An HBO documentary entitled, “Alive Day Memories, Home From Iraq,” was shown this weekend and undoubtedly will be shown again repeatedly.
Don’t miss it.
It has James Gandolfini interviewing 10 seriously injured soldiers and Marines, both men and women, injured in Iraq. Their grave injuries include amputations of limbs, brain injuries and loss of sight in both eyes.
The demeanor, courage and integrity of each of those interviewed is outstanding. It is not their intention to have the audience weep, but weep you will as I did. Their purpose is to bring home to you what war actually is without conveying a political point of view. If you miss this film, you will miss an insight into Iraq worth more than the analyses made every Sunday morning across the nation by the talking heads who do their best and should be appreciated and heard. But theirs is, as they say, talk and talk is cheap.
The comments of the military personnel who have lived through battle, been gravely wounded, and are willing to talk about it is special, very special. The program is not to be missed.
The film crawls mention that 90 percent of all battlefield casualties are saved from death by the immediate medical care available. Also that more amputations are coming out of this war then took place in the American Civil War. Then there were no antibiotics available to treat infection and resultant gangrene.
Much is made of the new personal celebration day of every wounded soldier called “Alive Day” — the day they were wounded and found themselves to be still alive, counting, as one of the soldiers reported, their fingers, toes, arms and legs, immediately after the explosion to see what was missing, saying, “I can live with that.”
These heroes will make you proud. They are not seeking your pity. They simply want you to know what has and continues to happen.
The morning after seeing the documentary, I saw a full-page ad in The New York Times, prepared and paid for by MoveOn.org, a liberal activist group against the Iraq war, for immediate withdrawal of all U.S. troops. I think it is fair to state that MoveOn.org is a radical left organization financed in part by George Soros. The supporters of that organization irrespective of how they feel about our involvement in the Iraq war, should condemn those in charge of the organization and withhold future contributions to it because of that ad.
Its banner headline under a picture of Gen. Petraeus reads, “General Petraeus or General Betray Us?” In advance of his report to take place Monday afternoon — the ad appeared on Monday morning — it in effect calls him a liar, ending with the line, “Today before Congress and before the American people, Gen. Petraeus is likely to become General Betray Us.”
How vile for any of us having read or heard of the sacrifices of those in the military serving in Iraq to have a courageous general, highly respected and considered by nearly everyone in the Congress, many of whom disagree with him and his report, to be a man of integrity intelligence and courage.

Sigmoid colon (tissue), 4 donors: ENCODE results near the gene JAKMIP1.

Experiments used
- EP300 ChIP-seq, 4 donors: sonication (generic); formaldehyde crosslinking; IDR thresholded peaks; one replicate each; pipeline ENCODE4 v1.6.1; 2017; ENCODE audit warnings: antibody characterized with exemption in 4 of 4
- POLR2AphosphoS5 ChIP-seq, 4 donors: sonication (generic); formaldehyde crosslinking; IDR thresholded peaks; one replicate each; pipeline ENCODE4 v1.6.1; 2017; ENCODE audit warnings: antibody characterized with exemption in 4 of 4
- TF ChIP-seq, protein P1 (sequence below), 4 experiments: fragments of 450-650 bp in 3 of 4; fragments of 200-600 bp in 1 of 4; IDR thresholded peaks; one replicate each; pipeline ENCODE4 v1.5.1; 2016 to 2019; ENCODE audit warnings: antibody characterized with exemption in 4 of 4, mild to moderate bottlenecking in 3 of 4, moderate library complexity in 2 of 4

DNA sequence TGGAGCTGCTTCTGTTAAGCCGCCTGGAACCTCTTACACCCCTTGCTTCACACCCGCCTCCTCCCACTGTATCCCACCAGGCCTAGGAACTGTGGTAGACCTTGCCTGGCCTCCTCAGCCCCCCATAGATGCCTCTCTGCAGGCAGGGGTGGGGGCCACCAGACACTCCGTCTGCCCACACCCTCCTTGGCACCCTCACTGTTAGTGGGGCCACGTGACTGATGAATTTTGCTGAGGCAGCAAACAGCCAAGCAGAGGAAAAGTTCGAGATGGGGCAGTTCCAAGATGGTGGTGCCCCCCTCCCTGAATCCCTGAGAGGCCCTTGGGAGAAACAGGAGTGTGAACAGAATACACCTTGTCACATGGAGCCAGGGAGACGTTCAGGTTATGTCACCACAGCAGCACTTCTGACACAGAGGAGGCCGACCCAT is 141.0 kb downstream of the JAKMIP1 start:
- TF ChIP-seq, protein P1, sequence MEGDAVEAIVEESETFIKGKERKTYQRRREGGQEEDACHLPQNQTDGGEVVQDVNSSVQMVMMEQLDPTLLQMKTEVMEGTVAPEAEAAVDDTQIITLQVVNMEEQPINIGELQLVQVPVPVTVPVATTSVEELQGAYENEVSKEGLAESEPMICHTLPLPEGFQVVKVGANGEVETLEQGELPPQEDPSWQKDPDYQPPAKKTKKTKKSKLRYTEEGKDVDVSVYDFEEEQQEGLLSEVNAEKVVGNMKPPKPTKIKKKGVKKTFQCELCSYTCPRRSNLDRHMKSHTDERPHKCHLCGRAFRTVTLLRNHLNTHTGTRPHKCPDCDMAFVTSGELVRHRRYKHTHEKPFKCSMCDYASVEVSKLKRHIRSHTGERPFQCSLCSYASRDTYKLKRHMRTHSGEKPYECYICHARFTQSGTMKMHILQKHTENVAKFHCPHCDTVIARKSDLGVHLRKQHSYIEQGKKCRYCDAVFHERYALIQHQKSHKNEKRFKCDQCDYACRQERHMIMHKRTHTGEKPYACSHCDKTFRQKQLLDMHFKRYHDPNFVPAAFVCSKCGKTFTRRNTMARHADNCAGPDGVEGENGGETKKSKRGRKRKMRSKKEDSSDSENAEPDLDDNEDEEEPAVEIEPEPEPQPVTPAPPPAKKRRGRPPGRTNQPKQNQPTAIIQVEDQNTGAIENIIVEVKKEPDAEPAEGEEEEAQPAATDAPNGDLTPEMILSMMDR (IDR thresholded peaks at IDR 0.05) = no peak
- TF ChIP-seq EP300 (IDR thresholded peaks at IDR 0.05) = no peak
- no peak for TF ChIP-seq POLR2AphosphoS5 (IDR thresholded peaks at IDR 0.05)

Every decent person and responsible presidential candidate, Democrat and Republican, should denounce MoveOn.org, and if they are associated with the organization, not only denounce it, but demand it retract the ad with a superseding one apologizing for the slur. They should withdraw future support from the organization. It is simply unacceptable to demean in this way a general of the U.S. Army who is serving his country in an honorable way.
As a result of the decision in New York Times v. Sullivan, assuring greater public debate without fear of lawsuits charging libel and slander, public personalities are effectively barred from bringing lawsuits against those who unfairly demean their reputations. It becomes the responsibility of a fair-minded American public to rise up and denounce the libelers and slanderers who abuse this right to nearly unlimited public discourse.
I’ve read the testimony of both Gen. Petraeus and Ambassador Crocker, and I’ve watched them on television. I have no doubt that both provided testimony they believe accurately described the military and political conditions existing in Iraq. I believe we and our regional Arab and NATO allies should be fighting in Iraq the Islamic terrorists who are seeking to make Iraq a permanent base from which they will attack Western countries and moderate Arab countries not joining them in their war against Western civilization. But we cannot do it alone.
We cannot continue to expend the blood and lives of our young men and women on the battlefields of Iraq when no one else is willing to join with us. The cost in lives, blood and treasure is just too much for us to bear alone. Next year, the same civil war between Sunni and Shia will continue, as it has for 1,375 years, and I have no doubt that the Bush administration will again ask the Congress for a little more time.
The Iraqi army has now had more than three years of training by the American military. It had been an army that fought an eight-year war with Iran (1980-1988) and was once the most feared and largest standing army in the region — 500,000 in 1985. The question I continually ask is, why is it not currently possible for it to fight and defeat Iraqi insurgents — their own fellow citizens and al-Qaida, all with even less training. If they can’t do it, we can’t and shouldn’t do it for them.
We should get out now. It might wake up our Western world allies on the need for them to do their part and not simply count on us doing their share as well as ours.
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